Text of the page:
I haven't found a review of the Thursday performance in print or on line.* I liked the Tchaikovsky best. It was all easy to take, and the last part was a big theme and variations, with the final variation being a polonaise. I really like the polonaise rhythm, and as any who know "Eugene Onegin" can attest, Tchaikovsky knows how to write a polonaise for orchestra. I very nearly gave a standing ovation. After intermission was okay. The Stravinsky was interesting, but I was ready for it to be over a few minutes before Stravinsky was. And the Scriabin was big and loud. Both pieces had some nifty solo playing.

*The Boston Globe finally got around to publishing a review in today's (Saturday) paper. Faint praise, except for the soloists, whom he names. — Note added January 22.

On Saturday afternoon, the Met is giving Verdi's "Rigoletto" at 1:00. WHRB will stream it. When I became interested in opera, the first complete opera recording I had was a Christmas present of "Rigoletto" with Leonard Warren in the title role and Toscanini conducting. If I'm not mistaken Erna Berger was Gilda, and the other principals were Nan Merriman and Italo Tajo. Anyway, I had been quite unfamiliar with that opera, but it proved quite satisfying. I've come to prefer some other Verdi operas, such as "Trovatore," "Don Carlo," and "Forza del Destiono," for example. But "Rigoletto" has fine music well matched to the tragic story.

Thursday, January 13, 2011

BSO — 2011/01/13-18; Met — 01/15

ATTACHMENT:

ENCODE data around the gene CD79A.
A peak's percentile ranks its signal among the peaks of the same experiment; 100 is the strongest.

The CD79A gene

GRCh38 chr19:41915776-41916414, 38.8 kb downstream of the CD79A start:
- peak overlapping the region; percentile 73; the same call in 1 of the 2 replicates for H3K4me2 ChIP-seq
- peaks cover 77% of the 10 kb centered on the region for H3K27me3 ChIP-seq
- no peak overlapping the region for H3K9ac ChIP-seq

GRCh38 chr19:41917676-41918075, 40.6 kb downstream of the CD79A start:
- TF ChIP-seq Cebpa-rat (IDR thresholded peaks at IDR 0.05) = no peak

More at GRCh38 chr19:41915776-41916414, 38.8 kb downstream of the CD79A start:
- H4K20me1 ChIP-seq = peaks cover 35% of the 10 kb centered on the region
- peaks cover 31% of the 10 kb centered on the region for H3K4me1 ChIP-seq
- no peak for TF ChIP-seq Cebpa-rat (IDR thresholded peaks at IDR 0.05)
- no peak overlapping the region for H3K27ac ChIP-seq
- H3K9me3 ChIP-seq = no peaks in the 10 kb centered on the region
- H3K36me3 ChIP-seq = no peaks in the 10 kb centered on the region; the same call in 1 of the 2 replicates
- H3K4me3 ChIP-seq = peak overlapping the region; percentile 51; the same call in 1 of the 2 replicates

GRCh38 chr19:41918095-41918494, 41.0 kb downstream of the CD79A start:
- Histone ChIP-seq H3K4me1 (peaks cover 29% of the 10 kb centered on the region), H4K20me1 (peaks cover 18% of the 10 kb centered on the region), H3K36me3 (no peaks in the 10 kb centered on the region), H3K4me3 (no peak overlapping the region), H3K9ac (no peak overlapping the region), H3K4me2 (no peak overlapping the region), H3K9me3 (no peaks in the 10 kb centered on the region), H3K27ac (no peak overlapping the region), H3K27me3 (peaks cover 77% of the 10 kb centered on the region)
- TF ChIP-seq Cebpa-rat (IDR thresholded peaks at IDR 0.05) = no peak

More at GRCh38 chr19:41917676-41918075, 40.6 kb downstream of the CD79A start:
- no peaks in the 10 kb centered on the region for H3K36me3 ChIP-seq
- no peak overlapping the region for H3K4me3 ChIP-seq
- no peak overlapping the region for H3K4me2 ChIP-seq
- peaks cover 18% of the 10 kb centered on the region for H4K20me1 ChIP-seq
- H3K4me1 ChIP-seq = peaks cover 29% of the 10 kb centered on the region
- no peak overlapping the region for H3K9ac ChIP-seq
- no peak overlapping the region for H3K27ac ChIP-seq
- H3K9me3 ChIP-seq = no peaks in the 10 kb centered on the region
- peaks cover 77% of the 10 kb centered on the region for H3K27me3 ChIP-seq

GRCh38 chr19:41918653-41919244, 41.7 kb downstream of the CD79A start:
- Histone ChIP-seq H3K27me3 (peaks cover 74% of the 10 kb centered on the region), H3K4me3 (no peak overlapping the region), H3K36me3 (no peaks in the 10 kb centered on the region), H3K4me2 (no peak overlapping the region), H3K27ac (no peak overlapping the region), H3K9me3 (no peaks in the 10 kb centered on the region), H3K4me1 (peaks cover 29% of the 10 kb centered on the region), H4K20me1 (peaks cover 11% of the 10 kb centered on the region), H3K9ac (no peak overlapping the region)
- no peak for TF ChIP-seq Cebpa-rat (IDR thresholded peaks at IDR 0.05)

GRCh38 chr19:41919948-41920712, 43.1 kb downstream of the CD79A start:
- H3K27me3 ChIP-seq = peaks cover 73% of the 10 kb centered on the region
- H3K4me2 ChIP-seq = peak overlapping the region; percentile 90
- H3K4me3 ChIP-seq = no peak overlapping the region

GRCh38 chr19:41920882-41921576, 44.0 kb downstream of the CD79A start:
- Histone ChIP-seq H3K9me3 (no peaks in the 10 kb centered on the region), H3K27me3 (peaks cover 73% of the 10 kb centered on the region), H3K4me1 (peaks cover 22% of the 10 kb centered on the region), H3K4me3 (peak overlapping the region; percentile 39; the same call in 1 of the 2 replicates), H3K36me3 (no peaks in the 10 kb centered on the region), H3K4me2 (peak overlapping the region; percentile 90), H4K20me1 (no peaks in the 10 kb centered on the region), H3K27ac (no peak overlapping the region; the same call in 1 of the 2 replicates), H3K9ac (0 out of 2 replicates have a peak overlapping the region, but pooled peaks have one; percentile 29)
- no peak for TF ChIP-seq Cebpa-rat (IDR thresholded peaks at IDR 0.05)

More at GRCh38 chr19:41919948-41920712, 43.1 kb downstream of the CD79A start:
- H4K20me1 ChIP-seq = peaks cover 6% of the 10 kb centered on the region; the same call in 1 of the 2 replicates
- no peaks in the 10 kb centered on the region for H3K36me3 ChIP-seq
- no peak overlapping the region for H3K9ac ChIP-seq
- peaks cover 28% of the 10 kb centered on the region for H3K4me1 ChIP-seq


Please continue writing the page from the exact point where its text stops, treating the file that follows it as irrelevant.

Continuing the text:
The BSO website gives us the following information about the concert which I'll be attending tonight and which you can listen to over WCRB on Saturday.

Two Preludes—
Feuilles mortes (from Book 2) and 
Ce qu’a vu le vent d’ouest (from Book 1) 
performed in their original piano versions 
and in orchestrations by Colin Matthews 
Paris: A Nocturne (The Song of a Great City)
Piano Concerto No. 21 in C, K.467
Till Eulenspiegel's Merry Pranks

Guest Artists:
Sir Mark Elder, conductor
Lars Vogt, piano

About the Music 
The English conductor Sir Mark Elder returns to the BSO podium for an eclectic program centering on Mozart’s Piano Concerto No. 21 to be played by the outstanding German pianist Lars Vogt. These concerts begin with a selection of the contemporary English composer Colin Matthews’s orchestrations of Claude Debussy’s piano Preludes. The English composer Frederick Delius was known for his picturesque, illustrative scores; his 1901 Paris, A Nocturne is subtitled “Song of a Great City.” Strauss’s rollicking tone poem Till Eulenspiegel employs pioneering orchestral effects in telling the wild story of a mischievous rogue.

Additional information is available through the BSO website.

Debussy and Delius aren't my favorite composers by a long shot, but Delius is usually listenable. The Mozart should make it worth going out on a winter's evening, but I may not stick around for the Strauss, which I consider undeserving of the frequency with whic it is performed. Okay, we've heard it enough; let's move on. In fact, most of Richard Strauss's music belongs in that category, IMO.